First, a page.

Faith inspires art at youth showcase

Margarita Tymenko, 19, was awarded Best in Show at the 13th Annual High School Juried Art Show, held Friday at the Mann Art Gallery. -- Photo by Jessica Gies

Jessica Gies

Special to the Daily Herald

The faith of a young Prince Albert woman has inspired her to paint an award-winning portrait.

Senior high school student Margarita Tymenko took Best in Show Friday at Mann Art Gallery’s annual youth art show for Jesus Our Friend, an oil on canvas piece depicting the strong arm of a man holding the hand of a weeping child. 

“Jesus loves us,” she explained. “When we need some help, Jesus helps us.”

Tymenko, 19, moved to Prince Albert from Ukraine nearly two years ago. Now attending Grade 12 at Carlton Comprehensive Public High School, the artist only began painting on canvas last year, gradually evolving her art from painting on paper beginning at age 10. 

It took Tymenko nearly 25 hours to complete her Best in Show piece. Despite delighting dozens of Mann Art Gallery patrons with her work displayed Friday, Tymenko admits she tends to see the flaws in her paintings, hesitant to even acknowledge herself as an artist. 

After graduation, Tymenko says she will focus on working, but will continue to paint when she finds inspiration. Her portrait of Jesus Our Friend will remain at Mann Art Gallery until the end of the high school exhibit June 8.  

All told, there were more than 50 entrants to the 13th Annual High School Juried Art Show, with representation from across Prince Albert in a variety of mediums. 

Among them was Adrianiel Tagaro, who won the Creative Clay Award for his sculpture of Mother Ignacia. The youth spent hours sculpting the symmetrical face of the Catholic nun, a prominent figure of faith in his Filipino culture. 

The 18-year-old Carlton student intentionally melded the image of Mother Ignacia with a dotting technique used in local indigenous art, commenting how he was pleased with his results. 

“It was impossible at first,” Tagaro said, explaining his artistic process. “It was just in my mind. It was just an idea.”

Adrianiel Tagaro took the Creative Clay Award for his sculpture of Mother Ignacia. — Photo by Jessica Gies

The young artist took on the challenge, accepting help from teachers and friends on the project. It took up to 20 layers of paint to create the correct colour texture for the sculpture’s face, he said.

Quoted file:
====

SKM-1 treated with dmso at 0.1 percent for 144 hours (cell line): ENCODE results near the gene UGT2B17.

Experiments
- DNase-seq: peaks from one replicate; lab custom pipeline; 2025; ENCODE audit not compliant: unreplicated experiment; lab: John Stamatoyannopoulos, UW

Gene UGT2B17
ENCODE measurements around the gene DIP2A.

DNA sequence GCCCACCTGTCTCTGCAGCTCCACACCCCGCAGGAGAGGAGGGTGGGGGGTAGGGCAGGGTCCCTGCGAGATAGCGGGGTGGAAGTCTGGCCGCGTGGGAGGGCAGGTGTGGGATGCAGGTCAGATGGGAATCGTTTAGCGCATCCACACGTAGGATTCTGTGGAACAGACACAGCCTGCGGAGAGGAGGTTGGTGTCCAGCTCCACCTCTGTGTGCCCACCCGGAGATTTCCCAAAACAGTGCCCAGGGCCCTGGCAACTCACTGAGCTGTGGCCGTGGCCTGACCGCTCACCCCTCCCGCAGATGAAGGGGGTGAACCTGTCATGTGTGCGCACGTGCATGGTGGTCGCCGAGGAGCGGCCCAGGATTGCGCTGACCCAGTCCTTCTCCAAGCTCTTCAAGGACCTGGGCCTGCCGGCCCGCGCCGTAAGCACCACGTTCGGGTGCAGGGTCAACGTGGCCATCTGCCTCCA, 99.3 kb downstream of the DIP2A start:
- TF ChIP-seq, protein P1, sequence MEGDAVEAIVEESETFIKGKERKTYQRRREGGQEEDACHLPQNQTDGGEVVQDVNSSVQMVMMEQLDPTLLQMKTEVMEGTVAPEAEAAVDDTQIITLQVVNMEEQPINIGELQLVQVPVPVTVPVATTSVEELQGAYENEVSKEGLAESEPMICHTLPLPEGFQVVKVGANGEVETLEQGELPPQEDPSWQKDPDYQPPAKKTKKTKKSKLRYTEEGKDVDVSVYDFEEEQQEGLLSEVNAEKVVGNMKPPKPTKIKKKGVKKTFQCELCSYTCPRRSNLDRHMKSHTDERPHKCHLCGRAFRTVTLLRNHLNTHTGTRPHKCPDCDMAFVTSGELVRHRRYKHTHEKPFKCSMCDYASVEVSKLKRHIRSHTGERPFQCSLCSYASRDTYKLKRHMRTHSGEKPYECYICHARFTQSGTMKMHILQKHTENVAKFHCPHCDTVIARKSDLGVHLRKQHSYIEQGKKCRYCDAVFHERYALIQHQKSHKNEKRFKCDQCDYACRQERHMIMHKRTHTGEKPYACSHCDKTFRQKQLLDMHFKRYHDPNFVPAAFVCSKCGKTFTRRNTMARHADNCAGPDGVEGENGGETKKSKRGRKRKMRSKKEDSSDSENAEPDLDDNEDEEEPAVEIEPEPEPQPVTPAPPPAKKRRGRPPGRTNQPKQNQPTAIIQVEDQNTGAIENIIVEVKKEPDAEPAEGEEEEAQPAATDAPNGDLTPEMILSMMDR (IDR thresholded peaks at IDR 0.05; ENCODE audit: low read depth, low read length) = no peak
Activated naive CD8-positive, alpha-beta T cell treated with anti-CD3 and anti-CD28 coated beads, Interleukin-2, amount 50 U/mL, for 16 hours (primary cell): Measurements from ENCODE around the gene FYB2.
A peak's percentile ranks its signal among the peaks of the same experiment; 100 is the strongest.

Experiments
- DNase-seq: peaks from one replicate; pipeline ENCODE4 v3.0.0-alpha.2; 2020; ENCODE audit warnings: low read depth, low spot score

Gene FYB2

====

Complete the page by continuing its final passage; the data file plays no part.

Tagaro finds more than a subject of his art in the story of Mother Ignacia’s sacrificial service.

“It inspires me as a person to be humble,” he said.

Altogether 10 youths were awarded at Friday night’s opening reception of the high school art show. Grade 10 student Owen Willie received the Artistic Innovation Award for his metal sculpture called Cowpoke. Zyrah Macatuno, also in Grade 10, was awarded for Creative Exploration in Any Medium for a photography entry called Sunscreen. Grade 11 student Siobhan McKinney received the Emerging Artist Award for an acrylic on canvas piece called Farm House. Alex McLeod, a Grade 11 student, took the Juror’s Choice Award for photography entry Alter Ego. 

The Artistic Achievement Award was passed to Isabella Peters for her pencil sketching piece entitled Styles. Two artists were named for the Barb Lacey Memorial Award: Kain Torgersen, a Grade 9 student, received the award for Deathnote created with alcohol markers; Grade 12 student Emily Hrynuik was awarded for Buffalo Runner, a mixed medium beadwork on leather piece. Naviah Johnson, a Grade 11 student, took the Photography Award for Windows to the Soul.

The People’s Choice remains to be announced, with those visiting the high school art show exhibition able to cast their ballot until the award announcement on June 8.  

Doug Allen, a community elder and long-time arts instructor in Prince Albert, gave opening remarks to signal the start of the awards ceremony Friday. He encouraged the young artists present to pursue something they love without giving up when there are roadblocks.

“Just keep going,” he told them. “Don’t stop.” 

Rebecca La Marre, an artistic director new to the Mann Art Gallery, had high praise for the talented youths.

“I’m really impressed with the caliber of the work,” she told the crowd gathered at the reception. “Each piece really has something fantastic about it,” she said, adding that young artists who did not receive an award should not be discouraged as all art will find an admirer.